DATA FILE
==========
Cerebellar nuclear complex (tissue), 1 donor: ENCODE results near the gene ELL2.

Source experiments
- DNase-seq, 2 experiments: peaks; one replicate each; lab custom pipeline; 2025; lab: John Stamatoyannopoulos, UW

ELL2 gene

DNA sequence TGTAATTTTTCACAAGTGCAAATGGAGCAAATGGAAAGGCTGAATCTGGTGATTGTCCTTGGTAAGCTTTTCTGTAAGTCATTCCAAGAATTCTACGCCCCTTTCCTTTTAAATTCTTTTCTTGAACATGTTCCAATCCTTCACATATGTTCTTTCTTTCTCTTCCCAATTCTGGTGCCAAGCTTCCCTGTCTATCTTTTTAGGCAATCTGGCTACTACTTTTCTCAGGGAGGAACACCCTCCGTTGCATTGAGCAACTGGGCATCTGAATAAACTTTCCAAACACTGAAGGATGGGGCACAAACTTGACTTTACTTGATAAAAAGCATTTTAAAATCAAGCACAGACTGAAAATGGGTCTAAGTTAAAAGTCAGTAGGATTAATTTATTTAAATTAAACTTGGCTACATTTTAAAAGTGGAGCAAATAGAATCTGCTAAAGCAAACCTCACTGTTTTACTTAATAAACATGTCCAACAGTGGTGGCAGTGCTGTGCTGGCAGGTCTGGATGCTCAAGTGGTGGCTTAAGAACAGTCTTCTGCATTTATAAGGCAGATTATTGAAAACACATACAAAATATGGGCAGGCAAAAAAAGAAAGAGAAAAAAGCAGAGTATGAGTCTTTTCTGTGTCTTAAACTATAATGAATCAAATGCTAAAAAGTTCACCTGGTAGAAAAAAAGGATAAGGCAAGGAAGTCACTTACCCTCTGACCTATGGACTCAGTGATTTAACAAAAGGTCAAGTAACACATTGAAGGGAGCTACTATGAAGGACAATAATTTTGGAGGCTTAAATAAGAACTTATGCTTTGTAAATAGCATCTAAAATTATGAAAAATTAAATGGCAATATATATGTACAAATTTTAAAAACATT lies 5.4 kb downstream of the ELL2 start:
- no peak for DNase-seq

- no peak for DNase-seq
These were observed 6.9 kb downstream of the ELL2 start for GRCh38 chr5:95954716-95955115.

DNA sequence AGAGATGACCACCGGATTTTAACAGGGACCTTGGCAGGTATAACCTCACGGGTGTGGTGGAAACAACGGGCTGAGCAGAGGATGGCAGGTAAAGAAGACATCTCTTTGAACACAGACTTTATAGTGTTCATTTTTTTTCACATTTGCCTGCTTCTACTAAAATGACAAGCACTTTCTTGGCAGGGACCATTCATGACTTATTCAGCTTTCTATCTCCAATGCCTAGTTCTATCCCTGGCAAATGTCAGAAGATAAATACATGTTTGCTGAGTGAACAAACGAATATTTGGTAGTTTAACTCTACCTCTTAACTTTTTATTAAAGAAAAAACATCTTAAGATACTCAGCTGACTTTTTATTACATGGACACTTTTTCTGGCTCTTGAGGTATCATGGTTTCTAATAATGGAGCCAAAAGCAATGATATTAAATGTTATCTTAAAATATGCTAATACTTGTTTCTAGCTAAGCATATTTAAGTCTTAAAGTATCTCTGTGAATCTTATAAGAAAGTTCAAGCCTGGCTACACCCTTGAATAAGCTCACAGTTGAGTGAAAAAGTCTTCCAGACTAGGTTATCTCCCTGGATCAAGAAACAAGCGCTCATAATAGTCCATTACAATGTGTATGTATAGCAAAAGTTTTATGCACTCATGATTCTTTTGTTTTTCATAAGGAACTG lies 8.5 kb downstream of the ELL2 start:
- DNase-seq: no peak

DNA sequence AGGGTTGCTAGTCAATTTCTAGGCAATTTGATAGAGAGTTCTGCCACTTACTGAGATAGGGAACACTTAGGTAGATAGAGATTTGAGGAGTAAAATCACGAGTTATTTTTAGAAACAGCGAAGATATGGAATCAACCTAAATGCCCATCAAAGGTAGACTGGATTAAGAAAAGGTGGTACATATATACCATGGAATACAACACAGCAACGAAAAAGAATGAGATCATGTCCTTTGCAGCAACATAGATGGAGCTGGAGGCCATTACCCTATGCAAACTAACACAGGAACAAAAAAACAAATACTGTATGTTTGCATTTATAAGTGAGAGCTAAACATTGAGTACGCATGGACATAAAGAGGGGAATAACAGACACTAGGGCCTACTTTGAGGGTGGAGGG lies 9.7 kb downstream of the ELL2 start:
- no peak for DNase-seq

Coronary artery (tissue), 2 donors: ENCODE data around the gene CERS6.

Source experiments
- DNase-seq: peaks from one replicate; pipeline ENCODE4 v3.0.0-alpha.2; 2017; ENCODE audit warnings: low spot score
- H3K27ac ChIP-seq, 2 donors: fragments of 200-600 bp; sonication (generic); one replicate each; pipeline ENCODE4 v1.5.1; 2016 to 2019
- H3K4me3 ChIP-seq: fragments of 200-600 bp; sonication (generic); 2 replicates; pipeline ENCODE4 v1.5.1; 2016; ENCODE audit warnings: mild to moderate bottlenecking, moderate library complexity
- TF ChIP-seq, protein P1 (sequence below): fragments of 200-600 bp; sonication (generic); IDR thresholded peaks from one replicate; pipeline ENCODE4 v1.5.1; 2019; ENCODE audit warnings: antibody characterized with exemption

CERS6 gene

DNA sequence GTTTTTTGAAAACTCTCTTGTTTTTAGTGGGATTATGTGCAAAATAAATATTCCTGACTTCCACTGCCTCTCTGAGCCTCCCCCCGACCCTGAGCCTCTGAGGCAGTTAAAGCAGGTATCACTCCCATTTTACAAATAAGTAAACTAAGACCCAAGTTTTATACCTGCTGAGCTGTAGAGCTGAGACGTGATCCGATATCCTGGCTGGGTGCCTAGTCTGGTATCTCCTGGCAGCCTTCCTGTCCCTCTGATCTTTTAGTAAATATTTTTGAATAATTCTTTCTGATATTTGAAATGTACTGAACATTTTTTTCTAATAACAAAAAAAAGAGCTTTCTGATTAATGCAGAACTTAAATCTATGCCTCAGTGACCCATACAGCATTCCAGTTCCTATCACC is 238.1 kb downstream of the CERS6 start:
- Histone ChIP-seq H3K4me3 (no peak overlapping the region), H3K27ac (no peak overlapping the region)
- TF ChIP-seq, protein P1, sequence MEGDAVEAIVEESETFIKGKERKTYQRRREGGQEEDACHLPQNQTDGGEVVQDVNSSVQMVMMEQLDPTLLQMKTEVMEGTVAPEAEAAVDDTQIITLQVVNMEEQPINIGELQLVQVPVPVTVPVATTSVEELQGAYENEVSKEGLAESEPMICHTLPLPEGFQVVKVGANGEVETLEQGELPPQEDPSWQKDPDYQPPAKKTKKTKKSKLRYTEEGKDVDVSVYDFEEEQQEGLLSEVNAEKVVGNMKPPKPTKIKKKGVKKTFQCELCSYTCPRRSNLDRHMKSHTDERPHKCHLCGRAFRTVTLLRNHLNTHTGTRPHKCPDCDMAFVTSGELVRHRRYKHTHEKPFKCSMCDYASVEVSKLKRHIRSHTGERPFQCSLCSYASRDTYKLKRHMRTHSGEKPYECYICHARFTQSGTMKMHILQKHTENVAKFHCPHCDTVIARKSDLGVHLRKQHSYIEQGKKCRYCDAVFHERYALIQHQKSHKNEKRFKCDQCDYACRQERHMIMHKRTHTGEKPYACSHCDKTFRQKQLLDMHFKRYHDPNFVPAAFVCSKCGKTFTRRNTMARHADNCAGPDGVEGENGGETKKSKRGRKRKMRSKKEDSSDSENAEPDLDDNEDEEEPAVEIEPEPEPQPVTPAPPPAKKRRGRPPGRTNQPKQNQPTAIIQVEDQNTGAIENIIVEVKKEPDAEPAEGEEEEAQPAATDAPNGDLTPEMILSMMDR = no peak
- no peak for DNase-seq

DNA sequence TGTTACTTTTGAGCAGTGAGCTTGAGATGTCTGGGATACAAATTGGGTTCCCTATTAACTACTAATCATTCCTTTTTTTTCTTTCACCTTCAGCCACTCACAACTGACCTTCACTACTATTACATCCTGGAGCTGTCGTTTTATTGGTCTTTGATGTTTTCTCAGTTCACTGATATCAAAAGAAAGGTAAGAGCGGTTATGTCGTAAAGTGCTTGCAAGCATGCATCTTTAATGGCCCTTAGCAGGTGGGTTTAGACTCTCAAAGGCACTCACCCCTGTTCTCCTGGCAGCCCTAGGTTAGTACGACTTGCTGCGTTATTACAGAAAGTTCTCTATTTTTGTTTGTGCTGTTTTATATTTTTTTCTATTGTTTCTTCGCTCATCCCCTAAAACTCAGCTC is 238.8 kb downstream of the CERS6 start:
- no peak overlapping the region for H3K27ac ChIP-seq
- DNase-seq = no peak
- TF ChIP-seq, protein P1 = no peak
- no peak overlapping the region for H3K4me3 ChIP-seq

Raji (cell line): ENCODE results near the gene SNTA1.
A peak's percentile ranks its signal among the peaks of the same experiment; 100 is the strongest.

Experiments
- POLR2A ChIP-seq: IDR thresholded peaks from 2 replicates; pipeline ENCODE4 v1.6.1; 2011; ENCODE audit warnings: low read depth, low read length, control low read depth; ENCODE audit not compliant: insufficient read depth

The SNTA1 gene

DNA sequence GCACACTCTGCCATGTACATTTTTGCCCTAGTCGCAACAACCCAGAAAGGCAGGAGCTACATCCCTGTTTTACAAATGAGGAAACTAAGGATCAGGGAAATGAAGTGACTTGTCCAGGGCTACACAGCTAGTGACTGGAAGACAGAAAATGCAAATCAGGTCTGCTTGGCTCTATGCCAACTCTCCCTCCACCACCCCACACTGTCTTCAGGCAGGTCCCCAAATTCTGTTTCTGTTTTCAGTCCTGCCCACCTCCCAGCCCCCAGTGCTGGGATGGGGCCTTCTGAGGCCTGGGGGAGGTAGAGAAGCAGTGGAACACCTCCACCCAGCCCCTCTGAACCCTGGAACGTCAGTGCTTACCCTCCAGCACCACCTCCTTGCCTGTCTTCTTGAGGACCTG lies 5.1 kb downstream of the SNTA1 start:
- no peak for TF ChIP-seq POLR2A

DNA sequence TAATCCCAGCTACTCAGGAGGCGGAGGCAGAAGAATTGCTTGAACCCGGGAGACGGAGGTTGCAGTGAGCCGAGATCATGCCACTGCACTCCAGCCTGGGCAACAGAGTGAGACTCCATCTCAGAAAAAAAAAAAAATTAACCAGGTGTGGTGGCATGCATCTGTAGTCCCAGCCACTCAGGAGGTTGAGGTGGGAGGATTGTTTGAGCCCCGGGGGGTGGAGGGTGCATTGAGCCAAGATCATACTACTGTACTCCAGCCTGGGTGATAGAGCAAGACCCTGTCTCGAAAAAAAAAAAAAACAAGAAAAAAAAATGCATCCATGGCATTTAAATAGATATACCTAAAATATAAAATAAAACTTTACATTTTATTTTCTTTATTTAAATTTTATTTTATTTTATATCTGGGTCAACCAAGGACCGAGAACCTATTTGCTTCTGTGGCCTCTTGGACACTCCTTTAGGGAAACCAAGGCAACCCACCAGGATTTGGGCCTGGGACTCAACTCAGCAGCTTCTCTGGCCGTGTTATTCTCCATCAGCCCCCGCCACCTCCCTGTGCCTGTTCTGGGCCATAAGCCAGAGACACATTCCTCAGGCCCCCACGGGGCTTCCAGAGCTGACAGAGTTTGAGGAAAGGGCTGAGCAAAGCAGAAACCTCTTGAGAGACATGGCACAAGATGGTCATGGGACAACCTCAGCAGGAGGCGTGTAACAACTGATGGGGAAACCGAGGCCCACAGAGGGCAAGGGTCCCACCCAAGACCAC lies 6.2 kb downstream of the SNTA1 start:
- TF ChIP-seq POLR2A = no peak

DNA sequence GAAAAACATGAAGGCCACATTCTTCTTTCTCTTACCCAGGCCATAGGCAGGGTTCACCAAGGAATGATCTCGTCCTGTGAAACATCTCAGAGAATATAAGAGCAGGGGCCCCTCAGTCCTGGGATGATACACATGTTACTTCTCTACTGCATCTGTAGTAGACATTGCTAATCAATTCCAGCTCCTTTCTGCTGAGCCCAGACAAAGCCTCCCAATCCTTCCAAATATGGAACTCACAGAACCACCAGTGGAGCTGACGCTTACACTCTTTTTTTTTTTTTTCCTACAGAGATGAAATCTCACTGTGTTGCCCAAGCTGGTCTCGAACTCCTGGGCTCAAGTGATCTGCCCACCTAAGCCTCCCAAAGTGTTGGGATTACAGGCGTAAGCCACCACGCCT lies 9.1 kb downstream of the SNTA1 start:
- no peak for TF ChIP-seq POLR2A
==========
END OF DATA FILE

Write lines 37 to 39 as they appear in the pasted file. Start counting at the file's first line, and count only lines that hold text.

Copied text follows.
- TF ChIP-seq POLR2A = no peak

DNA sequence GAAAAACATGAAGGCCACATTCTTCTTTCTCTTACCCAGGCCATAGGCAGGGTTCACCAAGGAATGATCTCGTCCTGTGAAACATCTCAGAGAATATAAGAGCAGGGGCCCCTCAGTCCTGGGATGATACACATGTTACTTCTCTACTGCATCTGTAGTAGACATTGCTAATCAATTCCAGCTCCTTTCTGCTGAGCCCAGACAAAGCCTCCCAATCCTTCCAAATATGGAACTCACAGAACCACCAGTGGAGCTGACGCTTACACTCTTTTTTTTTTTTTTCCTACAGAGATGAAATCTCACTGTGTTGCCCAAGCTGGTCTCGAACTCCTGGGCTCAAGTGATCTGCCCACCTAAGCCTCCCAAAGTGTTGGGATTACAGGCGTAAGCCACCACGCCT lies 9.1 kb downstream of the SNTA1 start:
- no peak for TF ChIP-seq POLR2A